Israel has been sending soldiers into Egypt's
desert to stop African migrants
before they reach the border, handing them over to Egyptian forces, human rights groups charged in a report released Friday.
The groups said this is an attempt to circumvent international law that forbids nations from repatriating asylum seekers if they might be in danger in their home countries. Israel
says most of the migrants are seeking work, not asylum.
The groups called on Israel to stop the practice.
The Jewish state has been increasingly concerned over the numbers of African migrants sneaking across the porous border. Most come from Sudan, South Sudan
and Eritrea. About 60,000 migrants are already in Israel, and some Israelis have expressed concern that the influx could harm the Jewish character of their state.
A senior Egyptian military official in Sinai denied that any Israeli soldiers entered Egypt to chase migrants. The official spoke on condition of anonymity because he was not authorized to talk to the press.
In a response sent to Ynet, the IDF
said that its units are operating in a region where the border fence is yet to be completed with the purpose of preventing terrorist and smuggling activity, as well as illegal infiltration of the border.
"Over the past few weeks, IDF forces have had to block several infiltrators' attempts to cross into the State of Israel illegally," the IDF Spokesperson said, adding that the migrants were detained until Egyptian forces arrived at the border to collect them.
"The IDF is operating within the framework of the law," it said.
The report, which was penned by Amnesty International and several Israeli groups, including Hotline for Migrant Workers and the Association for Civil Rights in Israel, cited several migrants whose relatives were seized by Israeli soldiers inside Egyptian territory.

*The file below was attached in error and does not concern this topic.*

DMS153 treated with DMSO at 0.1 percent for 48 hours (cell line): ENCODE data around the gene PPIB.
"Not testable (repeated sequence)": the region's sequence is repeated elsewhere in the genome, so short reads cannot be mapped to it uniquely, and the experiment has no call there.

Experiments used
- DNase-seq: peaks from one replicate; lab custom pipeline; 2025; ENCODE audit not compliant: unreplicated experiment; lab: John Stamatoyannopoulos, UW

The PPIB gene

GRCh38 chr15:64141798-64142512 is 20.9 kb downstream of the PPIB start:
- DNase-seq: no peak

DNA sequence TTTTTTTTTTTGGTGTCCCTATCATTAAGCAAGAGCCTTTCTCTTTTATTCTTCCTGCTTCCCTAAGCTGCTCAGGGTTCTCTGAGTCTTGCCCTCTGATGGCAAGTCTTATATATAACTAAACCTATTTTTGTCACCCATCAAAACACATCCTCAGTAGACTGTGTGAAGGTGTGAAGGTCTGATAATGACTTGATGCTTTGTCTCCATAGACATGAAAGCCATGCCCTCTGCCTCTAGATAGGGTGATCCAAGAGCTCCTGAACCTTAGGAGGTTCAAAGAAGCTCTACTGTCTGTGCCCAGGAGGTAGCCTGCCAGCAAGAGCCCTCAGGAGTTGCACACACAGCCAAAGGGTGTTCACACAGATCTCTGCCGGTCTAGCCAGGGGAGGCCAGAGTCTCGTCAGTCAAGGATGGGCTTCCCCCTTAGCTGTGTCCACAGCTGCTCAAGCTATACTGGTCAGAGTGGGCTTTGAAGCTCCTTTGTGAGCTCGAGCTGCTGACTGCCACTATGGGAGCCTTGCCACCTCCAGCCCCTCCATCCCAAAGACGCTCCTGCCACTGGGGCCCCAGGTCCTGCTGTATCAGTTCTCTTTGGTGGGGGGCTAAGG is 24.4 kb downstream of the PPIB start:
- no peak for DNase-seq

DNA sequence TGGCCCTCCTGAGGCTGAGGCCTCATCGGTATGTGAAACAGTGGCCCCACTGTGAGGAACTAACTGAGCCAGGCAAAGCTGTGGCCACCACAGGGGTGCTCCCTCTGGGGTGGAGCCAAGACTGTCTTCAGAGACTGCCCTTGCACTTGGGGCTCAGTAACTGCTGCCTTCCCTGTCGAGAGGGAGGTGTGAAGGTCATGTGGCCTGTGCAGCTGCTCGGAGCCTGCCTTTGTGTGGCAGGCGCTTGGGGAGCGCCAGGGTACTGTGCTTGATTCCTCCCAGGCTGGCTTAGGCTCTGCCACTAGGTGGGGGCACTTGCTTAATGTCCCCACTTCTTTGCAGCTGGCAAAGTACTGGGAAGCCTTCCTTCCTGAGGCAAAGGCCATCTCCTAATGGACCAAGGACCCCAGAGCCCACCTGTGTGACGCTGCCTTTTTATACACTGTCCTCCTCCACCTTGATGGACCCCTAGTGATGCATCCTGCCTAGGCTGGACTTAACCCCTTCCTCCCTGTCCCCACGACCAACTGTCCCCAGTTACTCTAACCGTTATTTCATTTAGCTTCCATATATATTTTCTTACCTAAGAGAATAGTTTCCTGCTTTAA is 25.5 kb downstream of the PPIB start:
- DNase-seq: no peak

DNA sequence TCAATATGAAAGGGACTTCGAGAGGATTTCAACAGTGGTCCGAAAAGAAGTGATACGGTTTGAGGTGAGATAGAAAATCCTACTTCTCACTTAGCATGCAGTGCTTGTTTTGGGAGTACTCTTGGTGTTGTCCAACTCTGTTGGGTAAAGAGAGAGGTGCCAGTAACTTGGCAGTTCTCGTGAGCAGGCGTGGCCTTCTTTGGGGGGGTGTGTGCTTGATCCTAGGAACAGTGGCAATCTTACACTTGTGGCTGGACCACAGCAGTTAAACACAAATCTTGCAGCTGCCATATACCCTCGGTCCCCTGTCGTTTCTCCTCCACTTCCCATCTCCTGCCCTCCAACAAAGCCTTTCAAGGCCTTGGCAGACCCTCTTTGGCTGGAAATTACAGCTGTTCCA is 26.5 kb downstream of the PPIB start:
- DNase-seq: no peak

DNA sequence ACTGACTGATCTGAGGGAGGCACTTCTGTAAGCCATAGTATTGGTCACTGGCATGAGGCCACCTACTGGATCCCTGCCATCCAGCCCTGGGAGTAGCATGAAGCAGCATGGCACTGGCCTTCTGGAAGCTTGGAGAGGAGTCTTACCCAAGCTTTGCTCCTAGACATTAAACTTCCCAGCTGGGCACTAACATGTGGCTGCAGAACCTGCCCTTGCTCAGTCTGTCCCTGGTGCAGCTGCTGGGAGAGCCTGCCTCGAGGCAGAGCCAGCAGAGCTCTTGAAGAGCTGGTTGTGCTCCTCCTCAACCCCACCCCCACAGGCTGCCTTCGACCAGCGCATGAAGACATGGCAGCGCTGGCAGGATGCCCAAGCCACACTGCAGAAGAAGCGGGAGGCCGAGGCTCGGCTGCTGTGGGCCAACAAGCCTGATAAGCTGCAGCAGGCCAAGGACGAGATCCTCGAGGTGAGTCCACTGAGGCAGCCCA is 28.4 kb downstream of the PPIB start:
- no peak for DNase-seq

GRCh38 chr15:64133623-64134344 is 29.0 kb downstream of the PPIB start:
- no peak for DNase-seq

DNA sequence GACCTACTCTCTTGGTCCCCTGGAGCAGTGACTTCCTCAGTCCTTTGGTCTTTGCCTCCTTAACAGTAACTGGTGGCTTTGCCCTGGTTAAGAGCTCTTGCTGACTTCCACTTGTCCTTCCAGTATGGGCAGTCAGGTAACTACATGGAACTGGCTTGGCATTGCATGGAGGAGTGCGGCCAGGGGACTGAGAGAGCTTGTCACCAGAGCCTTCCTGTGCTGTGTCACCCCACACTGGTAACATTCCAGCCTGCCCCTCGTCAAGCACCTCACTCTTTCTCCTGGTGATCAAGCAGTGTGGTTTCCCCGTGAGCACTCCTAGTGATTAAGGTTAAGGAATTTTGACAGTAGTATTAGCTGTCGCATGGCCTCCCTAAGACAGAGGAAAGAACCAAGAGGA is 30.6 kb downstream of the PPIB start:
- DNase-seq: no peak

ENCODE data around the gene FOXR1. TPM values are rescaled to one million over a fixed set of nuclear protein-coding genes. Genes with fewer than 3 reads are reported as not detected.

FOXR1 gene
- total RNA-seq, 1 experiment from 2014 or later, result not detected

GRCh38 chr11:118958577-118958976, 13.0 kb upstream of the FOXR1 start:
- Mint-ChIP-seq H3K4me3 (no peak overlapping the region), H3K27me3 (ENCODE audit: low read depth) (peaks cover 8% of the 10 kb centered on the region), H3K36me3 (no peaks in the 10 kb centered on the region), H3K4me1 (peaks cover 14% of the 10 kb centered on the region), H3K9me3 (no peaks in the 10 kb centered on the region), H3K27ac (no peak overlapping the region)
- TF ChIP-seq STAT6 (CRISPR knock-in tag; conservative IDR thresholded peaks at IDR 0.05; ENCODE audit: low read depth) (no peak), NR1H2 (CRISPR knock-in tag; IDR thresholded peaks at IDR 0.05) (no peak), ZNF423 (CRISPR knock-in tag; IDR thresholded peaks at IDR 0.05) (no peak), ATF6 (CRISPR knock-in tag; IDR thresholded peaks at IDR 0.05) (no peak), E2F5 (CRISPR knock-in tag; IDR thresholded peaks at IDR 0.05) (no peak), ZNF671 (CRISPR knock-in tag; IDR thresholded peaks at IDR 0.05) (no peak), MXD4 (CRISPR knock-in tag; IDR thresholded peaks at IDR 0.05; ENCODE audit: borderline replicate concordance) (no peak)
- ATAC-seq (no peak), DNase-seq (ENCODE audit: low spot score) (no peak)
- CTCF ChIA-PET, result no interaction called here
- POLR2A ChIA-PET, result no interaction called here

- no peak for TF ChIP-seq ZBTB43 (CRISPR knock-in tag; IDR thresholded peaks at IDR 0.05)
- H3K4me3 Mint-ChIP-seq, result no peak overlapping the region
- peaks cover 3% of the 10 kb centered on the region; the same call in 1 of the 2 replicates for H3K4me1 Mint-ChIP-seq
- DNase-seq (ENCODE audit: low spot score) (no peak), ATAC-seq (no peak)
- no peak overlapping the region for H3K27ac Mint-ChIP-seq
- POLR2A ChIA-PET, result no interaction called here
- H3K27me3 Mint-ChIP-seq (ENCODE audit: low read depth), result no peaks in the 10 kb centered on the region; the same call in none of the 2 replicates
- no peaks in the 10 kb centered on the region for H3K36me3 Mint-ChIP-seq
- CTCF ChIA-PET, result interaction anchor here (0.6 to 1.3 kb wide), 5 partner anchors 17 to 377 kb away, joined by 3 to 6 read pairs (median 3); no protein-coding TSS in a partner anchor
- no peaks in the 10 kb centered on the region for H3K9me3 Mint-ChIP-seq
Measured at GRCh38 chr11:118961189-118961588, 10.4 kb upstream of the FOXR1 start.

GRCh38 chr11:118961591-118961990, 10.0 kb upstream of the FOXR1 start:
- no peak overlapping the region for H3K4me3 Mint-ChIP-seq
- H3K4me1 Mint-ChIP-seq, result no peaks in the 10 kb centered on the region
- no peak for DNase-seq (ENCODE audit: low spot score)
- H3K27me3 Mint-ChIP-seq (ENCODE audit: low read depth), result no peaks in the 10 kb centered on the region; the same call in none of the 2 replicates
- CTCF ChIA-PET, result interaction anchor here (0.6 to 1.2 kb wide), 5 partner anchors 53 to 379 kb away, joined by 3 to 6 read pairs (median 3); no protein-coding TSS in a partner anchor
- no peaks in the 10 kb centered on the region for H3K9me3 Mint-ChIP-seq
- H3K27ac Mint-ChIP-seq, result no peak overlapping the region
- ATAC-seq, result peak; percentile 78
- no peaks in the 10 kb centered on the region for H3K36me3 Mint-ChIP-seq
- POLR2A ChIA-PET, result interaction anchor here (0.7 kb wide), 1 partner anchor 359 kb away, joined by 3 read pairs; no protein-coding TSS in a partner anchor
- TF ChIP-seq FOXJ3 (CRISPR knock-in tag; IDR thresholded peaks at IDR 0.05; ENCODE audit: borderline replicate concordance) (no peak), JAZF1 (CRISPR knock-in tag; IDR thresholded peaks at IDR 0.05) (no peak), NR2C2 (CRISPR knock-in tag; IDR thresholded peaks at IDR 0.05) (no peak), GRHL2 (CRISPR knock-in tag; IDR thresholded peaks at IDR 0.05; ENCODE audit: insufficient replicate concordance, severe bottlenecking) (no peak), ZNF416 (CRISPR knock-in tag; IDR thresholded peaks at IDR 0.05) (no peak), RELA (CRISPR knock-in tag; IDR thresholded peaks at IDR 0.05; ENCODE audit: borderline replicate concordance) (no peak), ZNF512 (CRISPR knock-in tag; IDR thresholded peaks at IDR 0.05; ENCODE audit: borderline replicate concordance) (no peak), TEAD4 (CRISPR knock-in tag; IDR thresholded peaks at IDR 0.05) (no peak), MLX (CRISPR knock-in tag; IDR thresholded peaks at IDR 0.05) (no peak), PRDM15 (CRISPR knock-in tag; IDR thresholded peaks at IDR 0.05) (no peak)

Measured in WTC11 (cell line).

It also included a signed statement from an Israeli soldier who relates how his unit set up a patrol a few hundred meters (yards) inside Egypt to stop migrants.
The three rights group called on Israel to stop the practice, saying it was aimed at preventing migrants from entering Israel, where the government would then have to consider their claims of asylum. The groups said repatriating asylum seekers who might be in danger in their home countries is a violation of international law.
"Israel is responsible for the action or omissions of its soldiers, whether they are located in Israeli or Egyptian territory," the report said. It added that they fear that "victims of physical and sexual abuse by traffickers in the Sinai desert may be among those returned."
Israel has begun deporting
migrants from South Sudan, giving financial incentives to those who agree to leave voluntarily. South Sudan, which gained independence a year ago, has friendly relations with Israel.
The rights groups' report coincides with a sharp drop in the number of migrants crossing the border. In July, Israel said 248 migrants entered, less than half the average. The report quotes Egyptian newspapers saying that 514 migrants were caught in July, several hundred more than usual.
Ynet contributed to the report